In the winter of 2017, the world was captivated by the rise and fall of Bitcoin. Every night during its historic rise, local news ran rags-to-riches stories of basement investors who had cashed out at the right time. Every day, bloggers, tech journalists, and finance journalists tried to diagnose the market and divine what portents this fluctuation may hold for the future. Even before Bitcoin hit its fever pitch in December of 2017, the national conversation focused on the technology powering it – Blockchain. Intrigued by the success of Bitcoin, industry leaders sought to understand Blockchain’s structure, potential, and capabilities. Although the Bitcoin craze eventually came to an end, the conversation over Blockchain continues and it is now positioned to make inroads into the healthcare industry.
Blockchain, in its modern form, was created in the fallout of the 2008 financial crises. It is “[a] digital record or ledger [mini database] that is structured as a series of blocks that are strung together in a chain. Each block—a digital expression of a transaction or an event—is validated by multiple computers on the internet.” Blockchain is also highly secure by distributing “blockchains” to millions of computers, creating a decentralized database.
This combined ability to both secure and share files simultaneously makes Blockchain an attractive new frontier for the healthcare industry. Large healthcare providers such as Cigna, Aetna, and Sentara Health have signed onto Blockchain pilot programs; even Apple signaled interest in Blockchain applications. In 2018, 45% of the healthcare industry experimented with Blockchain applications and 11% of the industry deployed Blockchain applications for use in business. By 2025, it is projected that 55% “of healthcare applications will have adopted Blockchain for commercial deployment.”
This growing trend of Blockchain’s presence in healthcare is due to the enormous benefits the system presents. Cognizant’s 2017 report, “Healthcare: Blockchain’s Curative Potential for Healthcare Efficiency and Quality,” identifies top benefits that healthcare organizations could gain through its implementation, such as strengthened data security and improved interoperability. As Cognizant’s report states, “Blockchain technology enhances privacy through modern public key encryption techniques, reinforces data integrity with its properties of immutability, and improves security with its decentralized data model” allowing for improved patient care through data interoperability between different care providers. Deloitte’s 2018 global Blockchain survey also identifies areas where Blockchain will provide significant value, such as disintermediation, transparency and auditability, and industry collaboration.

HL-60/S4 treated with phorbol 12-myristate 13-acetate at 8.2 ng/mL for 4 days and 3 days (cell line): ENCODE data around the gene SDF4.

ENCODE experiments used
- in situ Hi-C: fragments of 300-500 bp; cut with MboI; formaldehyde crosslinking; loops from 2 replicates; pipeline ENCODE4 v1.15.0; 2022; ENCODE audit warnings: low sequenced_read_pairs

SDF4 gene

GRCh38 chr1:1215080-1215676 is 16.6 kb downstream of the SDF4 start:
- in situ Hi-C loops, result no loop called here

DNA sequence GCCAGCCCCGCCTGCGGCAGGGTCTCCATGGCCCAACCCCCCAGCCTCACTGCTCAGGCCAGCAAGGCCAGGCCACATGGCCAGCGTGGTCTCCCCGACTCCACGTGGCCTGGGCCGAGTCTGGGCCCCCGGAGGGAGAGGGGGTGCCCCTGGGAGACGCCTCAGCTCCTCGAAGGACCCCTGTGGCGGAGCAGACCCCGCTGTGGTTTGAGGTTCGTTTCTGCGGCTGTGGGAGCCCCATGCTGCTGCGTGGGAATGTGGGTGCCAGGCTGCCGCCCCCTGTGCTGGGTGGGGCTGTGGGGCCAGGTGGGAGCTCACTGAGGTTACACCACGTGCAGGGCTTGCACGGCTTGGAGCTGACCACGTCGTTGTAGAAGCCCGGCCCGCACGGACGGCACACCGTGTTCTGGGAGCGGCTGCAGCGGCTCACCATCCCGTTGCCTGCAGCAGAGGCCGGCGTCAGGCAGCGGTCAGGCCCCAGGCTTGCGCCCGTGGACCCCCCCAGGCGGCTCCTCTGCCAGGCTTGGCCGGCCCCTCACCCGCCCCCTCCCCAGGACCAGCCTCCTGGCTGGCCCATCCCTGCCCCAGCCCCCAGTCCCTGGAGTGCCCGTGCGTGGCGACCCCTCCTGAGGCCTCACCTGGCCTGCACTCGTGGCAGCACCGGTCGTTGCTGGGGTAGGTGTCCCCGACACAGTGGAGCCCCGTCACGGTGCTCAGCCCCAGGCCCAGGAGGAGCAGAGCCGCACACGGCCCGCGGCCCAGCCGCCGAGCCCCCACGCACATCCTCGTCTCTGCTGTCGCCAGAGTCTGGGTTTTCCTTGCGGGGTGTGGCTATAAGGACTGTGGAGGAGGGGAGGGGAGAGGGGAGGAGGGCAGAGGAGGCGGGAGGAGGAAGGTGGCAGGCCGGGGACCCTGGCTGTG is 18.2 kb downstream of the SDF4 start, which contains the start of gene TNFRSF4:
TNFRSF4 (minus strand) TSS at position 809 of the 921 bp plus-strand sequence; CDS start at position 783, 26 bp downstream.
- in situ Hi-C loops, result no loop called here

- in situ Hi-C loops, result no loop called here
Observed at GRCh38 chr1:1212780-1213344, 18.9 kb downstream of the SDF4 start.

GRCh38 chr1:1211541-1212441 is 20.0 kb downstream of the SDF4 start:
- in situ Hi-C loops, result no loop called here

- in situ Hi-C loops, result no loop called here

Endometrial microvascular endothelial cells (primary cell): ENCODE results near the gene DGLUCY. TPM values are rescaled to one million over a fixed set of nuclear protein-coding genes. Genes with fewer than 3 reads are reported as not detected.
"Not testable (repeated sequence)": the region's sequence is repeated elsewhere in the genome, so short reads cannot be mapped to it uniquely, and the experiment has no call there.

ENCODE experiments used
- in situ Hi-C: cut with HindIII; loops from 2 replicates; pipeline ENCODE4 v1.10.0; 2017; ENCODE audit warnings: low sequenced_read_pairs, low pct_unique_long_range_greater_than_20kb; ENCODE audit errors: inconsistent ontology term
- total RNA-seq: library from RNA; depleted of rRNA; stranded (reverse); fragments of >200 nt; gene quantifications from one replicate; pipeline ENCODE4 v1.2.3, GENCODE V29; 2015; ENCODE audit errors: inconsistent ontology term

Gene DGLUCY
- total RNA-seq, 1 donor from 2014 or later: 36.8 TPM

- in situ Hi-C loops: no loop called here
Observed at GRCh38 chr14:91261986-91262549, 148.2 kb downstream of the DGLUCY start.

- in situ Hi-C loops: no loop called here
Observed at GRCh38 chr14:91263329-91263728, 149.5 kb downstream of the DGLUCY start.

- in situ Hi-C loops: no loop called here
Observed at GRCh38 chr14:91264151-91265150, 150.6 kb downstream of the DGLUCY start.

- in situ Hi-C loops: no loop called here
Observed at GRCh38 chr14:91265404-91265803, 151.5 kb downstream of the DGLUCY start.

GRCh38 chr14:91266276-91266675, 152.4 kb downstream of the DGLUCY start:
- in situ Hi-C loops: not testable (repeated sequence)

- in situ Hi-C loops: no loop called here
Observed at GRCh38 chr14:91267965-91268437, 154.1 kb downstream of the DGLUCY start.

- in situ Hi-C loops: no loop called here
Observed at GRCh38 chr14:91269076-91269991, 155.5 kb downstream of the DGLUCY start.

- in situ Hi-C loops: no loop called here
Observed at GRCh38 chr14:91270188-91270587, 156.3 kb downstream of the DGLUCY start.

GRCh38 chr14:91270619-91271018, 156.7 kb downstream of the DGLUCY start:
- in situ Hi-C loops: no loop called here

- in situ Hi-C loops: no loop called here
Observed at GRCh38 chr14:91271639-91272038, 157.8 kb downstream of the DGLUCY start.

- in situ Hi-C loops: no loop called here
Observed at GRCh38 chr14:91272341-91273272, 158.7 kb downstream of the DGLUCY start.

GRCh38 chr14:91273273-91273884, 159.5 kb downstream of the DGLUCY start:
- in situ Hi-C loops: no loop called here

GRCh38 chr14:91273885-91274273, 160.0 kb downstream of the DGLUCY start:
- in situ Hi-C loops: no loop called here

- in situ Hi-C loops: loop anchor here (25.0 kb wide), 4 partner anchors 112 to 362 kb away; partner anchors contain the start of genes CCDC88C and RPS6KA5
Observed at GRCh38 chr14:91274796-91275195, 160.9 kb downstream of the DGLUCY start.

These advantages present solutions to long-standing problems that have plagued the industry’s ability to modernize, specifically the ability to digitize patient records into Electronic Health Records. Blockchain’s decentralized data also provides a single authoritative source for patient records resulting in lower cost for patients, better collaboration between professionals, and increased efficiency for providers. Full realization of these benefits has the potential to revolutionize and modernize the healthcare industry and drastically increase the quality of care that patients receive.
Yet Blockchain’s real world implementation highlighted some operational hurdles. The Mayor’s office of Austin, Texas undertook a project called the “MyPass Initiative” to utilize Blockchain technology to improve the city’s homeless services by replacing paper records with “electronic encrypted records that would be more reliable and secure.” The initiative aims to “consolidate the identity and vital records of each homeless person in a safe and confidential way while providing a means for service providers to access that information.” Yet the program faces difficulties such as social buy-in and a reliable way to connect a person with an identity, which can hamper full implementation and in turn preclude the complete realization of the initiative’s benefits. These challenges are not insurmountable and overcoming them will pave the way for larger implementation of Blockchain technology in fields such as healthcare.
Blockchain’s utilization in healthcare is nowhere near complete, but its capabilities and potential operational effectiveness are becoming clear to industry leaders. Its promise to improve patient care through better interoperability, heightened data security, and lower cost is a benefit that the healthcare industry has long been looking to provide to patients. With growing industry engagement with Blockchain technologies and continued innovative pilot programs, such as Austin’s MyPass Initiative, we move ever closer to realizing Blockchain’s promise for the future of healthcare.